"Unavoidable change does not mean that the work was designed to change. Artists and other stakeholders are at liberty to assign significance to a specific piece of display equipment, even if that object is set to become obsolete and fail." Pip Laurnson
During a visit to the opening of the Sonnier exhibition at the Hall Art Foundation in Reading, Vermont, I was told that the flourecent tubes in installations were replaced prior to this exhibtion. The works had been fabricated spanning decades, beginning in the 1960's. It made me reflect upon art that intrinsically relies upon technology and equipment. In the Sonnier exhibit, I was told that the artist supervised the replacement of the tubes, which are key elements of the work.
I began to investigate the effect of changing or obsolete technology in relation to digital and time based media installations. I found a wealth of information online.
Matters in Media Art is a multi-phase project designed to provide guidelines for care of time-based media works of art (e.g., video, film, audio and computer based installations). The project was created in 2003 by a consortium of curators, conservators, registrars and media technical managers from New Art Trust, MoMA, SFMOMA and Tate.
In many cases artists are very specific about the way in which the work should be installed and the technology used to show it. The installation of these works requires new skills and new areas of collaboration within museums. Whereas internationally agreed standards exist for the handling, installation and care of traditional works of art, there are no such standards at present for time-based media works.
"Unavoidable change does not mean that the work was designed to change. Artists and other stakeholders are at liberty to assign significance to a specific piece of display equipment, even if that object is set to become obsolete and fail.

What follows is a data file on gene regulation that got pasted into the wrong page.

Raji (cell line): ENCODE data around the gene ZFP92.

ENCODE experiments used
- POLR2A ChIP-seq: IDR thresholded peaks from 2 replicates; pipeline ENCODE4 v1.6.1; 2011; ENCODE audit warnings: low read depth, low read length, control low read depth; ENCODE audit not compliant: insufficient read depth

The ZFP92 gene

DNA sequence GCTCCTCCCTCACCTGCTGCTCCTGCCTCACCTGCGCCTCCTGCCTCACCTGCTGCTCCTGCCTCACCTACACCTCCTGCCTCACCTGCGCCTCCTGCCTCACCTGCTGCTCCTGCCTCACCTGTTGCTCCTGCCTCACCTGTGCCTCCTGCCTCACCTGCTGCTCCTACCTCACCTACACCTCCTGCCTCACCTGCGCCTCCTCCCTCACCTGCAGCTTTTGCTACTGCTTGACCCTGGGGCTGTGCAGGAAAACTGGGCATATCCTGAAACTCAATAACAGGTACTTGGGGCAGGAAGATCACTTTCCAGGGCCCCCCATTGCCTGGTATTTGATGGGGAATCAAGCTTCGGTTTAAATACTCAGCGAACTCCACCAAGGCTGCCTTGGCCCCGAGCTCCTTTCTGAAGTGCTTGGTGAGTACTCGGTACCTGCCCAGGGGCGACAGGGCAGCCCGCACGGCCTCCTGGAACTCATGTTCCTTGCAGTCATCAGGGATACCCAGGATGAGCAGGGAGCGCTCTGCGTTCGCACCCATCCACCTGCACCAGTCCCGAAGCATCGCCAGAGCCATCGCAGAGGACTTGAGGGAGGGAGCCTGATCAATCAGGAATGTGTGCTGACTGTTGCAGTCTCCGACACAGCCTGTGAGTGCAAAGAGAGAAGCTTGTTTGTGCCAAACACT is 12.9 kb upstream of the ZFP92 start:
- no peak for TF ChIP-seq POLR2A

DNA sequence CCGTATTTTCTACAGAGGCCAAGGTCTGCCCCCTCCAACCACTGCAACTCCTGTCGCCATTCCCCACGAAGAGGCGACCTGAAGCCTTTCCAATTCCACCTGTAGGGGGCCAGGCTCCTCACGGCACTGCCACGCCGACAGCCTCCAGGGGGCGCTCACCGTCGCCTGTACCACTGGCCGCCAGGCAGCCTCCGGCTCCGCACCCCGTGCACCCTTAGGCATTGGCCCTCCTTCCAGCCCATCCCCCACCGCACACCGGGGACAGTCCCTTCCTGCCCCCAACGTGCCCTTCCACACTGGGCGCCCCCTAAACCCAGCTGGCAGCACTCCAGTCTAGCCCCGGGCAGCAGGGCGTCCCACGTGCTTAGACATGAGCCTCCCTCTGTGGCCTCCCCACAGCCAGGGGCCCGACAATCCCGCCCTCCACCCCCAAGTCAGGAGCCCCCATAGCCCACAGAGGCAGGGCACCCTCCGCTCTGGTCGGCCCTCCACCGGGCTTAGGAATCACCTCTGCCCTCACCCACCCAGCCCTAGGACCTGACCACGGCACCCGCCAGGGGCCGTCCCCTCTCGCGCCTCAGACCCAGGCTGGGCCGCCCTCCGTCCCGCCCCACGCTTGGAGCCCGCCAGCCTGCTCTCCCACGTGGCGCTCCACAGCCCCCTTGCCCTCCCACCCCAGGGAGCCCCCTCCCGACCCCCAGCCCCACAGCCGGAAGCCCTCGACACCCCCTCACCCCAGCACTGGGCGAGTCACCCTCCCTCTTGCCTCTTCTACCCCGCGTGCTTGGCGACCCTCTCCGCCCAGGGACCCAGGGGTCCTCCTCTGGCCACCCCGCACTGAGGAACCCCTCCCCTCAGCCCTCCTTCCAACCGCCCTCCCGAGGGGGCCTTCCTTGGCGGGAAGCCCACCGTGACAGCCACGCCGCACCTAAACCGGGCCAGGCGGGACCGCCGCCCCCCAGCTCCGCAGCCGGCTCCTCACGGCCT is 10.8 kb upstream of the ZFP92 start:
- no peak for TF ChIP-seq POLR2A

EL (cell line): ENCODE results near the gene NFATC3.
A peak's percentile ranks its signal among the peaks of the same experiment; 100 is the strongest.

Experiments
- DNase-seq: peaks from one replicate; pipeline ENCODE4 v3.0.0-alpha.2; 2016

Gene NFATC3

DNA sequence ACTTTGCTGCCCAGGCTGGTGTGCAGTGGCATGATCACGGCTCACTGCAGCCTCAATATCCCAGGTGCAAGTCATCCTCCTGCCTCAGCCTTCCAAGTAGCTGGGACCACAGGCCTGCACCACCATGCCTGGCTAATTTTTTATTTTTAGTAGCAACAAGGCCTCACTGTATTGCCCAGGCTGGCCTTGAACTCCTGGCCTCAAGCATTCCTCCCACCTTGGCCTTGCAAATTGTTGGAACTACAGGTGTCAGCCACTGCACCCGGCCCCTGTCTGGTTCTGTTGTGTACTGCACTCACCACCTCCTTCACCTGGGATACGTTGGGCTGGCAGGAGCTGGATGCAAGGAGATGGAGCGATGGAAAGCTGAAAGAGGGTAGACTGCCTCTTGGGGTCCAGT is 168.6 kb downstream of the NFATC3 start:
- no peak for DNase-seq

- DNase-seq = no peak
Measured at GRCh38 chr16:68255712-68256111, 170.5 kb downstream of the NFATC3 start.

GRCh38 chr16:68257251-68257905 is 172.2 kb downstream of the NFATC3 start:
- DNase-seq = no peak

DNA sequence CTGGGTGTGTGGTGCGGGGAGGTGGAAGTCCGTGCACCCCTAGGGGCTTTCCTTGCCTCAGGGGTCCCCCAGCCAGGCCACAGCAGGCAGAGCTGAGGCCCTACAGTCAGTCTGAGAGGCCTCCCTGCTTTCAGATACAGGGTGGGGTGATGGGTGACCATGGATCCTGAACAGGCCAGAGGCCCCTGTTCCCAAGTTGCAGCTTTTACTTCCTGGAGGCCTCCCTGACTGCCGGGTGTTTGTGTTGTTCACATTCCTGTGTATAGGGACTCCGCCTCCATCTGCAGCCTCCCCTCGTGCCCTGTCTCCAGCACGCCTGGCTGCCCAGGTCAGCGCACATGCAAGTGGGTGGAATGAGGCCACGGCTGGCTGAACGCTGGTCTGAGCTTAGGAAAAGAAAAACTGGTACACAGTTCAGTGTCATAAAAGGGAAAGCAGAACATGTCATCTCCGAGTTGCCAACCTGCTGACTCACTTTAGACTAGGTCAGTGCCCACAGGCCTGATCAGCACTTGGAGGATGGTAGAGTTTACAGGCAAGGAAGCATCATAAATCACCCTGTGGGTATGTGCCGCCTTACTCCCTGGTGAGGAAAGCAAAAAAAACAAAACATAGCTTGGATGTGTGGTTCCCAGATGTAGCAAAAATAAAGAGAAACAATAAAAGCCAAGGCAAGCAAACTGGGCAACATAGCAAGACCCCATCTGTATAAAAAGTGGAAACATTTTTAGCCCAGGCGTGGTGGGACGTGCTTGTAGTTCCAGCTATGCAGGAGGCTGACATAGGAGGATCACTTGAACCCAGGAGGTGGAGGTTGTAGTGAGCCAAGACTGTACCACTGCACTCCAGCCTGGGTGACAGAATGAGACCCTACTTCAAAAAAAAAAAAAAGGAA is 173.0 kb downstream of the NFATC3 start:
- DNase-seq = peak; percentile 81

Here lies the nub of the problem: display equipment is certain to fail and become obsolete, therefore any
strong link between specific display equipment and authenticity or value will mean that a degree of loss is inevitable. The stronger and more specific the link, the more vulnerable the work is to loss. Does it make sense to associate the identity of these works with elements thatcannot be preserved? As with other types of vulnerability, for example light sensitivity of pigments in a painting, difficulty in preserving what is valued does not mean something is less valuable, rather that we may have to accept a greater degree of loss than in works that exhibit a different or lesser vulnerability."
He goes on to say:
"Considering scenarios about the future helps to identify the values underpinning decisions in the
present. In the following quote the artist Bill Viola has done just that:
I can envision some historical researchers and technicians in the basement of some museum one hundred years from now relearning the art of blowing glass and circuit wiring to recreate CRTs from scratch so the late-twentieth-century Nam June Paik piece in the collection can be presented as originally seen. Whether it will be the adapted/updated technology approach or the purist,original technology-at-all-costs approach, preserving the hardware,or at least detailed information about it, will have to be considered an essential element in the preservation of these works.*
How one reacts to the ‘purist, original technology-at-all costs approach’ depends on how the relationship of
the equipment to the identity of time-based media works of art isviewed. Significance is context dependent."
Artwork above: Keith Sonnier, Lit Circle Blue with Etched Glass (Lit Circle Series), 1968 neon, glass, wire and tranformer, 58 x 61 x 25 in. Hall Collection
* Bill Viola, ‘Permanent Impermanence’, in M. Corzo (ed.), Mortality Immortality? The Legacy of 20thCentury Art, Getty Conservation Institute 1999, pp.85-95